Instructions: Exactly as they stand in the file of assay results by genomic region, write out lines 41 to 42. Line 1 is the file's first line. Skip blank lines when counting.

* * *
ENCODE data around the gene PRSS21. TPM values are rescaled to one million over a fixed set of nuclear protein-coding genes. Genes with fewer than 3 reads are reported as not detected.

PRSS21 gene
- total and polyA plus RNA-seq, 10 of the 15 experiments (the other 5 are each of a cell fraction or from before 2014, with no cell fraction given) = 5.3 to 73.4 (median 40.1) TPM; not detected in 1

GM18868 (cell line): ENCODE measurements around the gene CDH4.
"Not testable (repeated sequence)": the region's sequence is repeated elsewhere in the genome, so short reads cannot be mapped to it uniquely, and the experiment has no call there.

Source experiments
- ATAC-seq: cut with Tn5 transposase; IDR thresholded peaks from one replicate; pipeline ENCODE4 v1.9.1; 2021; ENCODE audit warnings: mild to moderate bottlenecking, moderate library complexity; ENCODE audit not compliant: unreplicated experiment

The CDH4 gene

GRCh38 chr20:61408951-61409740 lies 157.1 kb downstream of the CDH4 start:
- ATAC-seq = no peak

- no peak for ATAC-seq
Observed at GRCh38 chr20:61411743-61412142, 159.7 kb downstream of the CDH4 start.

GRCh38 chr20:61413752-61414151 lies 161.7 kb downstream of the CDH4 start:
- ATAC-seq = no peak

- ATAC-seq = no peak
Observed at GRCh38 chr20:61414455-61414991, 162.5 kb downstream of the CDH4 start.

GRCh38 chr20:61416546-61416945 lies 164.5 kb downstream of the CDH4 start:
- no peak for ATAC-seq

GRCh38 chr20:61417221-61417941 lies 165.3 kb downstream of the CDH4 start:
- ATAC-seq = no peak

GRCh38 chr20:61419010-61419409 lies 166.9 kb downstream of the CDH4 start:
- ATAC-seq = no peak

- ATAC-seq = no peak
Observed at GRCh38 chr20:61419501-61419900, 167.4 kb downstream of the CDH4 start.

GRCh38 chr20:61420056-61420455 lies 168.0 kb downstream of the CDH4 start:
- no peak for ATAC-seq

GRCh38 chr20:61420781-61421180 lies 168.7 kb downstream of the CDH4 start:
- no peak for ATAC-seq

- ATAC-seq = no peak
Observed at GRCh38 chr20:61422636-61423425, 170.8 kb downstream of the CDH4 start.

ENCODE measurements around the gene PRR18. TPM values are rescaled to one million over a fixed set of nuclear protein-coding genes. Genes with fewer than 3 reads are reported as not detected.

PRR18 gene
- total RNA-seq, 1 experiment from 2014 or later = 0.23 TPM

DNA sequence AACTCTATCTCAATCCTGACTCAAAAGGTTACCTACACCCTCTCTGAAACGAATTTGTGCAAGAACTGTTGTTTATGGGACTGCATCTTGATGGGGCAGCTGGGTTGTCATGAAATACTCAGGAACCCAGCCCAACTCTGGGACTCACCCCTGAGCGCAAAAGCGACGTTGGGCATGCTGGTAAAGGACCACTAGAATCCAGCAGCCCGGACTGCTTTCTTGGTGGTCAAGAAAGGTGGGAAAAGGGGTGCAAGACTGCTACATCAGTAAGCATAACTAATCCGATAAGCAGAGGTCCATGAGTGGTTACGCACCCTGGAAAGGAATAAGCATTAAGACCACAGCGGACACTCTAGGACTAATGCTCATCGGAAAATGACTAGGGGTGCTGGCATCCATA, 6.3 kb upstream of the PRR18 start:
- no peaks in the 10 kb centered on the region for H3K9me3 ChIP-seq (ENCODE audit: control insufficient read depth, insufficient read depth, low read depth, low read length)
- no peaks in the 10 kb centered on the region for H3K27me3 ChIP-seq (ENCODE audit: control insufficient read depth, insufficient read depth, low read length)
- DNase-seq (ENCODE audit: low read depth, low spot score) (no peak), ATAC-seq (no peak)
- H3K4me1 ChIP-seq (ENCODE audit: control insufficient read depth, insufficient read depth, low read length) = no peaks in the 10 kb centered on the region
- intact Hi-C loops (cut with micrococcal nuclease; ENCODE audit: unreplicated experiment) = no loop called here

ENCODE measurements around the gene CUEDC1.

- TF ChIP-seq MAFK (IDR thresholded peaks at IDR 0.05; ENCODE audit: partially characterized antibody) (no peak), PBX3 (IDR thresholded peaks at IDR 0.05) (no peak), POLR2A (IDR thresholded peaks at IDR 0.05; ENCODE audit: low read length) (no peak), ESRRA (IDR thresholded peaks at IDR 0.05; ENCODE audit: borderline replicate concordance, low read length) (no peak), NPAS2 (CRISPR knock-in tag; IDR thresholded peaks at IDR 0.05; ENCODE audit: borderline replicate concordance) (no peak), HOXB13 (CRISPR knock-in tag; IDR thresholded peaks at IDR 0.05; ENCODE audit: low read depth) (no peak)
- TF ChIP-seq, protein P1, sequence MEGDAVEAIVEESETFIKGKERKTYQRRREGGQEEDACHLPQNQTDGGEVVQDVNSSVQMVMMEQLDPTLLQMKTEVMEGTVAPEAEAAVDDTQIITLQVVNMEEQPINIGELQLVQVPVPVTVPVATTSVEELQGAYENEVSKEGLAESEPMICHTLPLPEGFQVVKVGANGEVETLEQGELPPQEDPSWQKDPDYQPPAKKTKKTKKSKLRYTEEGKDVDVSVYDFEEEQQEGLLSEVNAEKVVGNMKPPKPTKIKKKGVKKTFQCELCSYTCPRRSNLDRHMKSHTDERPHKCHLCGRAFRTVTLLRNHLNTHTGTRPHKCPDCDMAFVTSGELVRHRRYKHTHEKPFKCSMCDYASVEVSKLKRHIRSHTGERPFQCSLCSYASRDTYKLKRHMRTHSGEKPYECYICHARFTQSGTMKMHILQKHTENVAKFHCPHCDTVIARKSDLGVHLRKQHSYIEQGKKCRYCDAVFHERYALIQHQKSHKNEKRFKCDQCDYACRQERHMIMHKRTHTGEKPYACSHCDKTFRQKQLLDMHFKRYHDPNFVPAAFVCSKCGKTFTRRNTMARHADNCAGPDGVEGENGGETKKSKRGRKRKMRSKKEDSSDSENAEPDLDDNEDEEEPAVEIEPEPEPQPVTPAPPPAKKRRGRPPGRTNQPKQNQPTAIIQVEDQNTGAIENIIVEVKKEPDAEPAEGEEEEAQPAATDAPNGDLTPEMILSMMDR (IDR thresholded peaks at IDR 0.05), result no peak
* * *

- TF ChIP-seq MAFK (IDR thresholded peaks at IDR 0.05; ENCODE audit: partially characterized antibody) (no peak), PBX3 (IDR thresholded peaks at IDR 0.05) (no peak), POLR2A (IDR thresholded peaks at IDR 0.05; ENCODE audit: low read length) (no peak), ESRRA (IDR thresholded peaks at IDR 0.05; ENCODE audit: borderline replicate concordance, low read length) (no peak), NPAS2 (CRISPR knock-in tag; IDR thresholded peaks at IDR 0.05; ENCODE audit: borderline replicate concordance) (no peak), HOXB13 (CRISPR knock-in tag; IDR thresholded peaks at IDR 0.05; ENCODE audit: low read depth) (no peak)
- TF ChIP-seq, protein P1, sequence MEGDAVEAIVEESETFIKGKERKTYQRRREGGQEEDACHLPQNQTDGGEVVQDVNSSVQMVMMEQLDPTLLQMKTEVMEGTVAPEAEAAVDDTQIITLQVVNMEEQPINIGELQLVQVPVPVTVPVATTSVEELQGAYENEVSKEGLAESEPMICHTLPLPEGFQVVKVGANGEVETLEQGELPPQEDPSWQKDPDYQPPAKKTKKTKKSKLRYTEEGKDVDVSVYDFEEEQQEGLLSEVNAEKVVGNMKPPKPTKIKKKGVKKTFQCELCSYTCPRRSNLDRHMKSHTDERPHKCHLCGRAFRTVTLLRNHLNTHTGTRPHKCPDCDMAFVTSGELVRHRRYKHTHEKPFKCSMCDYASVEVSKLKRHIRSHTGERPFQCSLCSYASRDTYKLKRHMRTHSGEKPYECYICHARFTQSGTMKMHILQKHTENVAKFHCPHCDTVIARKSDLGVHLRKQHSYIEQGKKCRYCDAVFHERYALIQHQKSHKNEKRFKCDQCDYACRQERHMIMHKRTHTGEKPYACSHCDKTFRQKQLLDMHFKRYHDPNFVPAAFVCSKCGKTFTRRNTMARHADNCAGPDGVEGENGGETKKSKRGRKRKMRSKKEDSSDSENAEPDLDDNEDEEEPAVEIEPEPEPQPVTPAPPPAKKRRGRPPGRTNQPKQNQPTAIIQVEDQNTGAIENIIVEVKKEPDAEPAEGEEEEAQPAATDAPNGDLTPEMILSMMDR (IDR thresholded peaks at IDR 0.05), result no peak